Many screenwriters struggle to be subtle. Same goes for lots of directors. Even when you get an idea so great; a character study that will reveal some truth about the human condition, the temptation to stray into what is trite and obvious becomes too much. That’s why so many films follow the same beats, and why if a story contains a tragic moment it is usually played for an overt amount of tears with sweeping strings or deliberately upsetting minimal piano. Writers and directors (and, of course, executives) worry that audiences may miss something if it is nuanced and graceful. So they thrust it in your face. In doing so they stray from reality.
It is for these very reasons that Kenneth Lonergan, writer and director of Manchester By The Sea, deserves praise and plaudits. For Lonergan has crafted something genuine; an authentic and dramatic character study which is not afraid to play it subtle. In doing so he has produced a truly great piece of work.
The story centres on Lee Chandler (Casey Affleck). Lee is a man living behind a mask. He seems devoid of emotion, subjecting himself to a life of thankless work as a janitor and living in a flat which is more akin to a prison cell. He has no friends, shuns contact from strangers, and is prone to outbursts of aggression when drunk. We meet him as he shovels snow to clear a path for the residents of an apartment block, and we soon return to this image on subsequent days. This is a man battling with the burden of a task that won’t let up; that returns each day anew.
A 90 minute drive up the coast is his home town. A fishing port where his brother Joe (Kyle Chandler) is well thought of locally, and is raising his son alone.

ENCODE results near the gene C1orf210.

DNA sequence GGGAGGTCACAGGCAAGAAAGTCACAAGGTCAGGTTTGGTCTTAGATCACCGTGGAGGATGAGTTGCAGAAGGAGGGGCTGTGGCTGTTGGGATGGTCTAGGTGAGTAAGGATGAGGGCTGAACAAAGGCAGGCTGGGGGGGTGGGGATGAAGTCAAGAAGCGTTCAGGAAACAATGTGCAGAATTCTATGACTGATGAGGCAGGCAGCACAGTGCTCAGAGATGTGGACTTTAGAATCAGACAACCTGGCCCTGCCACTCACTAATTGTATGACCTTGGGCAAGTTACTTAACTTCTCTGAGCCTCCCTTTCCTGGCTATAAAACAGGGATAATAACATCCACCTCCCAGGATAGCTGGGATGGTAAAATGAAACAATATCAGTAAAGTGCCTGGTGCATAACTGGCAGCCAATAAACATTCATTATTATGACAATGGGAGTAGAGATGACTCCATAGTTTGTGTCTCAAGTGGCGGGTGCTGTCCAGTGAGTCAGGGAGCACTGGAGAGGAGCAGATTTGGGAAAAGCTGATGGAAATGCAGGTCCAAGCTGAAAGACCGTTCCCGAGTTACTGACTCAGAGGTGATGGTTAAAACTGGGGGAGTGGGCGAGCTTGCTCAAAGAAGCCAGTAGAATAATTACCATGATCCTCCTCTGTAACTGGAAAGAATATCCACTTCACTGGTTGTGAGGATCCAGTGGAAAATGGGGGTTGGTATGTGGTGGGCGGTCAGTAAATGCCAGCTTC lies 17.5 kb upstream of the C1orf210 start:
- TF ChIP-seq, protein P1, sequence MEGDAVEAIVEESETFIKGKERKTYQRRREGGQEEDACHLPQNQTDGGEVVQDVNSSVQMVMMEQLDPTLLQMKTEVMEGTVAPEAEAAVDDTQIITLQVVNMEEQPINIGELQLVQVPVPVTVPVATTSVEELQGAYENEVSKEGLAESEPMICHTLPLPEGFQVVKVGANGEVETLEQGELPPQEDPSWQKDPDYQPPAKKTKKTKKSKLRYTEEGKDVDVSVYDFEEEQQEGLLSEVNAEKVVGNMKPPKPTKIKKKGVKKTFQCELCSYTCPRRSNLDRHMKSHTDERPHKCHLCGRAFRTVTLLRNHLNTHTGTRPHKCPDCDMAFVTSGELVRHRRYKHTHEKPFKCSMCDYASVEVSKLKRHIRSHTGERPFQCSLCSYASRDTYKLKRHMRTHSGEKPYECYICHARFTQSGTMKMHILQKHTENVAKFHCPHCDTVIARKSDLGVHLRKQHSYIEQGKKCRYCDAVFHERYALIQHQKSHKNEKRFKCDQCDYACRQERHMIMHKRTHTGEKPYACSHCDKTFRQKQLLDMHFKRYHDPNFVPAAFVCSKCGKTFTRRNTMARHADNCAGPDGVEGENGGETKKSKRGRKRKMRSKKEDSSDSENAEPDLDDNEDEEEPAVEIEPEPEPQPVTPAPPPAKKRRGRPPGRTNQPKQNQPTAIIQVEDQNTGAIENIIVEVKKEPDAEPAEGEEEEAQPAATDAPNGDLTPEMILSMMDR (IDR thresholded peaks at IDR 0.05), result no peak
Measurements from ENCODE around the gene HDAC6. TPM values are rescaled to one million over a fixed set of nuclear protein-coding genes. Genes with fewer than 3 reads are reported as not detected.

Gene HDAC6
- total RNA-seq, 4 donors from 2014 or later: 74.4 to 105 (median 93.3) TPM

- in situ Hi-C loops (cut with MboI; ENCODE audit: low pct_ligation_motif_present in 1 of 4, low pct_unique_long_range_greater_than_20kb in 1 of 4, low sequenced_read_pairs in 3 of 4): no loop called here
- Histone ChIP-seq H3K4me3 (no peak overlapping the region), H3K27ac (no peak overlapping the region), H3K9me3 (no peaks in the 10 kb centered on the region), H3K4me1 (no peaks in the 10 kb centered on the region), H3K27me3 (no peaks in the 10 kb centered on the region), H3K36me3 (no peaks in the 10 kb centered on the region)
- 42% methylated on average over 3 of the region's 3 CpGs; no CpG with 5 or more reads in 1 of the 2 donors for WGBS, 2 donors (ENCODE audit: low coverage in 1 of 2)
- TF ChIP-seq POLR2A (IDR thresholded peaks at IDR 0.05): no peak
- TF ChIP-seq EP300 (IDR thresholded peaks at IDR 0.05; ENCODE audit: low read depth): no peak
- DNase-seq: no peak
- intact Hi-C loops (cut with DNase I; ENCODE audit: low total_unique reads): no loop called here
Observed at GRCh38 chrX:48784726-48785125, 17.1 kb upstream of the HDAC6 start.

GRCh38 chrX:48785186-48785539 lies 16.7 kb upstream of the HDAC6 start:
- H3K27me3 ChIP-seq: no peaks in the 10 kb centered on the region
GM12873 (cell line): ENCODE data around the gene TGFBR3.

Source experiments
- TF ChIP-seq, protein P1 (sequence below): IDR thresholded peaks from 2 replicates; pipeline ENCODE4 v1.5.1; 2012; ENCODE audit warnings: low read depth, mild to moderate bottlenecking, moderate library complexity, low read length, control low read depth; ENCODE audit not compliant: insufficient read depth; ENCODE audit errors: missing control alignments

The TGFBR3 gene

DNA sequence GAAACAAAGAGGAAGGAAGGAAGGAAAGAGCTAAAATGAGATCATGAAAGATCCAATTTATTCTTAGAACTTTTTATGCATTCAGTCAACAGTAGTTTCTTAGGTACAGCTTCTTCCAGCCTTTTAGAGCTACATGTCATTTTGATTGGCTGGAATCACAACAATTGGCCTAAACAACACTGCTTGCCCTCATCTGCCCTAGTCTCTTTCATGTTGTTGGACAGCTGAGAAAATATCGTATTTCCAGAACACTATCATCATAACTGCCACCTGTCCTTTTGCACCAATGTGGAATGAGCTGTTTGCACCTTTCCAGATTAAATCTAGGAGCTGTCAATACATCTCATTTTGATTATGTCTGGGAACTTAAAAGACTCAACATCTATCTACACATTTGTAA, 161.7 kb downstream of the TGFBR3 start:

When tragedy strikes, Lee is forced out of his hiding place in Boston and has to come home to take up the mantle of legal guardian to Joe’s teenage boy. This is where most of the film takes place, alongside frequent flashbacks to Lee’s earlier life in Manchester. It’s in these dual displays of life that Lonergan’s masterful screenplay starts to truly sing. We learn snippets about the true nature of Lee both in the present and the past, but we are not able to complete the puzzle. That is until around the 60 minute mark, when Lonergan lets fly with one of the most disturbing and tragic moments in film history. It is a flashback that wholly explains Lee’s reason to escape; to be disconnected from humanity.
As I mentioned earlier, Lonergan doesn’t play this moment for effect. There’s no great climax of sound. There’s no enormous reaction from Affleck. It is played for reality and it is astonishing to watch. There’s a tiny moment, for example, involving Lee returning to a shopping bag carrying beer and snacks, and it is gut wrenching in its truthfulness. That may sound odd, but when you see it you’ll know.
From this turning point we understand every word and every action. Joe’s teenage son Patrick can’t quite appreciate what it all means, just as Lee doesn’t appreciate what Patrick is going through. They are both awkwardly flung together trying to make their way through.
It is real life. It’s not my life, and I hope that it’s not your life either, for it is a sad life. But it’s real. The performances of all the leads (and in particular Affleck) are to thank for this, but so is the script. For whilst you may not recognise the specificity of the happenings and events, the reactions, the emotions, the consequences and the humour are genuine.
This is a film that will stay with you.